Home PageArchivesVolume no. 4Issue 1Poetry: James Gurley

The Niche Hypothesis

James Gurley

 
—47° 51.959N, 123° 52.221W, 678 feet above sea level.
Olympic Peninsula, Washington State—

The small red stone, size of a wildflower
   atop a downed log. (mark the spot)
     One square inch of the earth noise-free.

(a three-mile walk into the Hoh Rain Forest)

Next to it, the “Jar of Quiet Thoughts,”
   (for messages, meditations) about snowberry,
salal, ferns, woodpeckers, the faraway Hoh River,
   the wind-creaking canopy.

Thank-you notes. (long intervals of silence
with no airplanes, no chainsaws, no RVs)

     Only: my breathing, my heartbeat.

(faint birdsong reaches the valley at 23.5 db)

I orient to John Muir’s glorious
   psalms, his words the quietude for solitary
beauties and mysteries. (celebrate

     this habitat)

Thoreau hews his Walden cabin.
Julia Butterfly perches aloft on a branch of Luna.
     Rachel Carson knee-deep in ocean surf.
Wordsworth rambles the paradoxical forest heart.

     (loners, revelators) Preserve a simple

idea: wilderness (quiet included)
      I ponder these cloud-soaked litanies.

(mark this wonder) Lao Tzu’s brushstrokes.
   Stones rub against each other in a creek.

     Elk traverse the ridgeline.
Red-tailed hawks nest in the gold-leafed alder.

Lush overgrown hillsides soak up sounds.

     Zen-crouched, chilly in parka and rain pants,
(pen poised above the torn notebook sheet)

I watch a salamander distractedly.
     (part grateful, part foolish)
Daylight riddles the old-growth firs.

I want to be (soothed, healed)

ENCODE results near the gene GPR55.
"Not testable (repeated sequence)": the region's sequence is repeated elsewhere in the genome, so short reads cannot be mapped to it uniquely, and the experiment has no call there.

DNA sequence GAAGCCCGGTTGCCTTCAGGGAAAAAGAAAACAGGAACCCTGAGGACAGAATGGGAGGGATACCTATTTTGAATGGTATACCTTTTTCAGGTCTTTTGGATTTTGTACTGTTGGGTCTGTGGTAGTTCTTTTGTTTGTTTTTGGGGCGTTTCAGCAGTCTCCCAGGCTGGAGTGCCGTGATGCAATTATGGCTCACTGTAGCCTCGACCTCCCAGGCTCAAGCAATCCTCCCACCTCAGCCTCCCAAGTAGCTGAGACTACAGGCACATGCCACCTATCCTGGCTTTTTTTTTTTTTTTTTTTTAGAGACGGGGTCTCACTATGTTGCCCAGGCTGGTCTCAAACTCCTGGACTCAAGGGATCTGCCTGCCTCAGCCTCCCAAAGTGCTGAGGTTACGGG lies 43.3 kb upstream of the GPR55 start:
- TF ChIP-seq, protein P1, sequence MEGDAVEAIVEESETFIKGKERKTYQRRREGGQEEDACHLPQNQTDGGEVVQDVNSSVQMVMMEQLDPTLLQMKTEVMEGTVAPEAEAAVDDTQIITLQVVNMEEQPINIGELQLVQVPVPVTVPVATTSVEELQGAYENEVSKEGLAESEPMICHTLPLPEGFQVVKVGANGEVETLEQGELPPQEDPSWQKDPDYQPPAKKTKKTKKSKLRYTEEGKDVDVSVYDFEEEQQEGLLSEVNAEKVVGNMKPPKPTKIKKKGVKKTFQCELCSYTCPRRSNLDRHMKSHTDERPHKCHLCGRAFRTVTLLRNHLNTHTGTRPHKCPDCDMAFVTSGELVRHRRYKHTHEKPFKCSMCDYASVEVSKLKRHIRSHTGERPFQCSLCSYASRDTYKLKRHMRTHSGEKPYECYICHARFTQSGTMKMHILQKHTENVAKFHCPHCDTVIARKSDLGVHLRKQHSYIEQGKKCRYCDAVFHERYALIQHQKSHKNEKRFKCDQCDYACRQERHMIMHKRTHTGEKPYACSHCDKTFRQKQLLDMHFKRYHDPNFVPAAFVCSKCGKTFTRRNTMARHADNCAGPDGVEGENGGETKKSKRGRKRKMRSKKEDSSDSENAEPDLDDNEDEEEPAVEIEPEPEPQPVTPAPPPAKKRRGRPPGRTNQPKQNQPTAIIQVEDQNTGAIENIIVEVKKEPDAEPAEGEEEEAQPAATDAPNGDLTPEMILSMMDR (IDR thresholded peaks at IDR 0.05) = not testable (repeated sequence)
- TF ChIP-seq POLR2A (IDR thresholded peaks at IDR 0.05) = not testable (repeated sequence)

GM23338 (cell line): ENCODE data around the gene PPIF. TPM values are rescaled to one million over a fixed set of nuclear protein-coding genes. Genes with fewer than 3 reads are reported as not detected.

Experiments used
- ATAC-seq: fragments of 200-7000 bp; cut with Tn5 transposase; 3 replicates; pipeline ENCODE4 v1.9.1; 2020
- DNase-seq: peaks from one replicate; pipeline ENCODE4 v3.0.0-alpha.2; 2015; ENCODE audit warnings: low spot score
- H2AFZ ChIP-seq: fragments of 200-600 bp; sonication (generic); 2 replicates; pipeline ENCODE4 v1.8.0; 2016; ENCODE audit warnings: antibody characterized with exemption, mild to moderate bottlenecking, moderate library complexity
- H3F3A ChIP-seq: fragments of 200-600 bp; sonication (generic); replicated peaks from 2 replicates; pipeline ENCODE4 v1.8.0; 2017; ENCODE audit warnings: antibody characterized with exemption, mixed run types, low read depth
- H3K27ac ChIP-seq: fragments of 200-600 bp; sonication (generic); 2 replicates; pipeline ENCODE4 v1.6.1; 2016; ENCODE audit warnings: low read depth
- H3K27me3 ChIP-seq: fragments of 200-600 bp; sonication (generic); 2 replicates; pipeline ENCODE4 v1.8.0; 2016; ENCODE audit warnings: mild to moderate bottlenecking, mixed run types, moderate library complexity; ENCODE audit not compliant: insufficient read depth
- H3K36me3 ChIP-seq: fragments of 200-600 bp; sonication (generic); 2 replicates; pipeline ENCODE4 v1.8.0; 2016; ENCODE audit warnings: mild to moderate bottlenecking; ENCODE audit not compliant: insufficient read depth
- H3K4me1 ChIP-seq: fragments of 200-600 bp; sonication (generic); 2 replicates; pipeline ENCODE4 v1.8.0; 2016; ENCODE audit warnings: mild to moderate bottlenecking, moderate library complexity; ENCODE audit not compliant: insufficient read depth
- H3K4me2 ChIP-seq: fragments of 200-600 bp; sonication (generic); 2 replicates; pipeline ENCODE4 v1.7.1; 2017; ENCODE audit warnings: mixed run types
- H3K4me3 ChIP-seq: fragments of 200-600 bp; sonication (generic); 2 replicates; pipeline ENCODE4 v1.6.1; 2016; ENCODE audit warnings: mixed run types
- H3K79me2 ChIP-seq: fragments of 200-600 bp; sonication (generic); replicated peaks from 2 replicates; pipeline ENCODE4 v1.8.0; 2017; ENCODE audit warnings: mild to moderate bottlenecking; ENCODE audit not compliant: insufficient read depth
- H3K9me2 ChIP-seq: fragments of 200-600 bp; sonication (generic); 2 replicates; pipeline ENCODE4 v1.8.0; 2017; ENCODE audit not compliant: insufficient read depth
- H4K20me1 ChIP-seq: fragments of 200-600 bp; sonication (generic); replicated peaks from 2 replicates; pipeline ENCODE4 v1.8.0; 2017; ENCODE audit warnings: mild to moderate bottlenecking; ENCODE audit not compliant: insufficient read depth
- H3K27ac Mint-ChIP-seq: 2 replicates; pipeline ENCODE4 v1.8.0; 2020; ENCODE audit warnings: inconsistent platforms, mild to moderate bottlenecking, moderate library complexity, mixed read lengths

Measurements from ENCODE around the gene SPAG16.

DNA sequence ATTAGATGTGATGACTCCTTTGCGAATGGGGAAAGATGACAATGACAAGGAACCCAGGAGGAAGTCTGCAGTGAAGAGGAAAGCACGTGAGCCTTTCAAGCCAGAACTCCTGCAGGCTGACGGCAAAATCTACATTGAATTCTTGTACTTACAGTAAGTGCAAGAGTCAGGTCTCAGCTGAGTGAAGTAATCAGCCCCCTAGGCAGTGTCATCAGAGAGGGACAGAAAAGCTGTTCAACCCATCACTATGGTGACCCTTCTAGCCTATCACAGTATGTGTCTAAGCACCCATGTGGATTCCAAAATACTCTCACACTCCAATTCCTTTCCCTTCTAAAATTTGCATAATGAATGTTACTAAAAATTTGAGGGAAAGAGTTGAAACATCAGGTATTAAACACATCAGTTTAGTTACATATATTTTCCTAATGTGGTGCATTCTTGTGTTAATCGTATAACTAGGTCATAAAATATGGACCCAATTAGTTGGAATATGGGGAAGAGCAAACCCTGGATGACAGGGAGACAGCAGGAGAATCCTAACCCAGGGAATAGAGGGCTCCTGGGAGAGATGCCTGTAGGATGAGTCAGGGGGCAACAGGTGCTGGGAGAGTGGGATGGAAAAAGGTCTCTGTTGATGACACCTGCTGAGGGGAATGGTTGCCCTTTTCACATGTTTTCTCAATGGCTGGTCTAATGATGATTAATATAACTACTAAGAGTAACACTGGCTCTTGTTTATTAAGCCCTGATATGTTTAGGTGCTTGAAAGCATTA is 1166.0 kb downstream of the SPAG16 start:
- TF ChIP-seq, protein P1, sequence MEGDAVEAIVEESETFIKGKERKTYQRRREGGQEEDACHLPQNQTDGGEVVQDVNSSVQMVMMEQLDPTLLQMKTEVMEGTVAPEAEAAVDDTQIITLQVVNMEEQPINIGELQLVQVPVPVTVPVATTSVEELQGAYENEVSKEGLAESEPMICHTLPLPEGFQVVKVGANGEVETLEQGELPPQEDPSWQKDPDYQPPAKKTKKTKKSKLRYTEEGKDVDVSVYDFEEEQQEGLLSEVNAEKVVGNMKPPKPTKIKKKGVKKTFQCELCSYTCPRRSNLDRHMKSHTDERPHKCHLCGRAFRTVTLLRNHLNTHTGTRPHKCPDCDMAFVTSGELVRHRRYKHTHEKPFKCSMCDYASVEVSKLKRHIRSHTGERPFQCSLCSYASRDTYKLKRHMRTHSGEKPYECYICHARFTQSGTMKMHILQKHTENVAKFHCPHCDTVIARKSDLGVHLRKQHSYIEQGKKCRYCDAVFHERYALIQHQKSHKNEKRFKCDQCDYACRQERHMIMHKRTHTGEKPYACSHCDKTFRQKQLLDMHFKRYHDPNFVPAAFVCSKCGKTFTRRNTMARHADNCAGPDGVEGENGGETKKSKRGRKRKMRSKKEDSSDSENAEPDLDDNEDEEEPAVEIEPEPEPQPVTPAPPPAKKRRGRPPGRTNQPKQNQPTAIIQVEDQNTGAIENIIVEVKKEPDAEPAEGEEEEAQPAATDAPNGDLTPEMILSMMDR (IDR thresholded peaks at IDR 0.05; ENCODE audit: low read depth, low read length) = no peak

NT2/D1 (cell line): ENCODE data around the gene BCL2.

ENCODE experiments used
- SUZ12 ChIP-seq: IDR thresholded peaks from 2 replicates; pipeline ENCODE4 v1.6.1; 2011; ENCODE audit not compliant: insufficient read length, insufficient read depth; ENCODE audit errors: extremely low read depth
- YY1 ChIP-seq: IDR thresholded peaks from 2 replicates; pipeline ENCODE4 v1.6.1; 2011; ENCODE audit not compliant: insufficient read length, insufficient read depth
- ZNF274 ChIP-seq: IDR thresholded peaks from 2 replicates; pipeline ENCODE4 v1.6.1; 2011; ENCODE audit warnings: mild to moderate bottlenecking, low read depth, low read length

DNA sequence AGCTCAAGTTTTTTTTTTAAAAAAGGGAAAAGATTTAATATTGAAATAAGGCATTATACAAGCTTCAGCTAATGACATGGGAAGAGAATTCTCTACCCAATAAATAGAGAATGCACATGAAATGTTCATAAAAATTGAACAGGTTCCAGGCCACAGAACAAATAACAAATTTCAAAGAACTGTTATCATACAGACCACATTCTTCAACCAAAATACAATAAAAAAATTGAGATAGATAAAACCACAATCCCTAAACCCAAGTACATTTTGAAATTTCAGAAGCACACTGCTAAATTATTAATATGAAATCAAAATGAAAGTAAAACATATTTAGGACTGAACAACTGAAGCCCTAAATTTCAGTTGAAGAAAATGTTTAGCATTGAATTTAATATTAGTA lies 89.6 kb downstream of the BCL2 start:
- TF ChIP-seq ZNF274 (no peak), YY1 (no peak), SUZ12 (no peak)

John Burroughs poling upriver. William Blake singing
   naked from his branch in a heaven-blazed tree,
Isaac Walton angling streams in Hampshire.
      Gerard Manley Hopkins gazing into the forest.

(the grandeur,
cedars charged with divinity)

Vigilant, I want (build a fire and unroll
   a sleeping bag where I am, wait)

to lie underneath the river of sounds
   a nomad

to this coastal forest, a waggoner navigating
      westward-bound prairie wheel-ruts,
aborigine gone walkabout in the Australian desert,
   Kalahari bushman trekking homeward.

I try. (belong here, absorb)
Bullfrog solos, owl calls, water drips off
   hemlocks piercing my consciousness.

(here and there the crackle of something)

      I listen, listen. (the red stone)
Glacier-meadow camp, river rocks, trees hollow.
Eloquent forest.
(here and there the crackle of something)

I listen, listen. (the red stone)
Glacier-meadow camp, river rocks, trees hollow.

   Eloquent forest. Cryptic Basho muses.
     Illegible scrawl. (get up, stiff-legged
fold this page with the others)
   I set the jar back in its mossy niche.
 

 

Laughing Thrush Duet

James Gurley

—Musician and Naturalist, David Rothenberg
   filmed at the National Aviary, Pittsburgh, PA—

Head cocked, the white-created thrush mimics
   a rapport with the geeky
clarinetist on the other side of the glass. A cleaning lady
   mopping the gallery floor
stops by this weird clarinetist. Says: that noisy
   bird, that unstoppable babbler
has a saxophone laugh. Chuckles just like Charlie Parker.

Then listens to the fool he thinks he’s jamming
   with that bird. Their song?
It’s all staged and uploaded to www.whybirdssing.com.

What nonsense. The cleaning lady tut-tuts, leaves.
   Her cart’s wonky wheels abet
the clarinetist who wants to match a caged bird in his riffs.
   What an improbable interplay.
Vocal bob and deceive. Pu depu de pu deep
   Their interspecies duet?
Forest call and response? The raucous thrush jives

an uninvited consort. His trills an uncharted
   flyway, a mocking
rejoinder he bends and weaves. Daring us: keep up.
 

 
James Gurley’s poetry has appeared most recently in Crab Orchard Review, Indiana Review, and Unsplendid. His first book, “Human Cartography,” won the T.S. Eliot Poetry Prize and was published by Truman State University Press. These poems come from a recently completed manuscript called “Organic Radio.”

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